Earnhardt's Legacy Looms Large

Dale Earnhardt
"The Intimidator" was everywhere at Daytona International Speedway — from merchandises to memories.

"When he was out there with the black number three, you could see there’s be some bumping and motoring and carrying on and I’m going to miss him," said fellow NASCAR driver Ken Schrader.

Perhaps, the greatest effect of Dale Earnhardt's death on this track a year ago may be what has changed to make this sport safer, reports CBS News Correspondent Bobbi Harley.

"This is an area that you can never be too good at and we'll never be satisfied," said NASCAR Senior Vice President George Pyne. "So, everyday we get up. We're going to focus on safety and try to do a better job everyday."

However, critics charge NASCAR has been slow to embrace such a sentiment. Jim Downing manufactures a head and neck support system many say might have saved Dale Earnhardt’s life. But, before Earnhardt’s death, they were not required. Now, they are mandatory equipment for races.

"We couldn't get an audience — folks didn’t want to talk about it," said Jim Downing, President of Hubbard Downing. "They didn’t want to take the time."

This year NASCAR officials have also approved stronger seats and required data recorders in all of the cars. It also will use an accident investigator and computer modeling to better understand crashes. From data it obtains from its research, NASCAR hope to help design safer cars.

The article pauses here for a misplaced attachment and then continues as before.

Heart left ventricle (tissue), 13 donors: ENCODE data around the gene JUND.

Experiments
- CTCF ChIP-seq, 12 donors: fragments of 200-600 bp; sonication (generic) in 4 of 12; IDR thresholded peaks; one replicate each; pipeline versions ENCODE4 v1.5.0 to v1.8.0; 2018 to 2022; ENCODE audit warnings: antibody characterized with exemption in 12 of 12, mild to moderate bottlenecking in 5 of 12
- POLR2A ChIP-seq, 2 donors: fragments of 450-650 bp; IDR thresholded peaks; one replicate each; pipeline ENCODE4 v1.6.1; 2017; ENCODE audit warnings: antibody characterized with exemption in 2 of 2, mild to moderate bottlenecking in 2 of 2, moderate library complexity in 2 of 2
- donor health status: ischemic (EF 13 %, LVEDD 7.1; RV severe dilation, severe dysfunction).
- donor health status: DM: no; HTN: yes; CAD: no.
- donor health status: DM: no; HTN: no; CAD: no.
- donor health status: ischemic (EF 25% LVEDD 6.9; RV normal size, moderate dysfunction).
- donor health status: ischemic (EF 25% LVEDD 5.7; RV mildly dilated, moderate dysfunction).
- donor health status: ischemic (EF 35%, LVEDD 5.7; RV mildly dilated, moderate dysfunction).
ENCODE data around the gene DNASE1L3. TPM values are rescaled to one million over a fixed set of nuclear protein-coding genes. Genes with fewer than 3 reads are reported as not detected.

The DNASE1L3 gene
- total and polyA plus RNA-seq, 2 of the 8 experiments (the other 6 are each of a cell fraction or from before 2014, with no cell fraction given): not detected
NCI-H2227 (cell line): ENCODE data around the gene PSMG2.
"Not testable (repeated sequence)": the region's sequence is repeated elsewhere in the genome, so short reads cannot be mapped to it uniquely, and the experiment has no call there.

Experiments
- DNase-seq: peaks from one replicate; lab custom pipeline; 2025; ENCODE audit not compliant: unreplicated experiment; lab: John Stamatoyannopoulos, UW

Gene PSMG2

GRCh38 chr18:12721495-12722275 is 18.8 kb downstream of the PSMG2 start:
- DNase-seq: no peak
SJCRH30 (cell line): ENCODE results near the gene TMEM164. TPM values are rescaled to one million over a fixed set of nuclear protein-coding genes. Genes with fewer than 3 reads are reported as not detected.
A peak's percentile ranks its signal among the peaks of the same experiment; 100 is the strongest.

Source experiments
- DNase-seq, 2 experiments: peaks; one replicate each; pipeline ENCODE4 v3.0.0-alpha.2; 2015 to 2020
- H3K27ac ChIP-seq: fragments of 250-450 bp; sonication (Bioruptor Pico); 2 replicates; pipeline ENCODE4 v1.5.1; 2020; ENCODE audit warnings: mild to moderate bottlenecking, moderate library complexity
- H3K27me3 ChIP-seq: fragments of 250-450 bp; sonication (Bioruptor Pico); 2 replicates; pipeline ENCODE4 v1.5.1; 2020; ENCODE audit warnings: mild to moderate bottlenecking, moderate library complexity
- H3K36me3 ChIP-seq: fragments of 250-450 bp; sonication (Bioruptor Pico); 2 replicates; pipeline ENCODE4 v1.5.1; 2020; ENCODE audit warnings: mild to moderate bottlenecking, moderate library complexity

Softer speedway walls and cars that can absorb more energy from crashes are in development. But, NASCAR officials have no plans — like other motorsports — to hire a full-time emergency medical team.

Still, the changes made are considered monumental. Independent-minded drivers, who might have rejected such requirements before, are taking the safety precautions seriously since their Superman died.

"We're not engineers — we know what we like," said Schrader. "But, that might not be the best for us."

It’s a sobering humility that has emerged in the last year — both on the track and in the front office.

NASCAR Columnist David Poole believes racing will become safer. "I think NASCAR finally came to realize that, 'you know what, there are some people out there about this thing and they're not trying to tell us how to make our cars go faster, or make our racing better, they’re trying to tell us how to keep our drivers alive.'"

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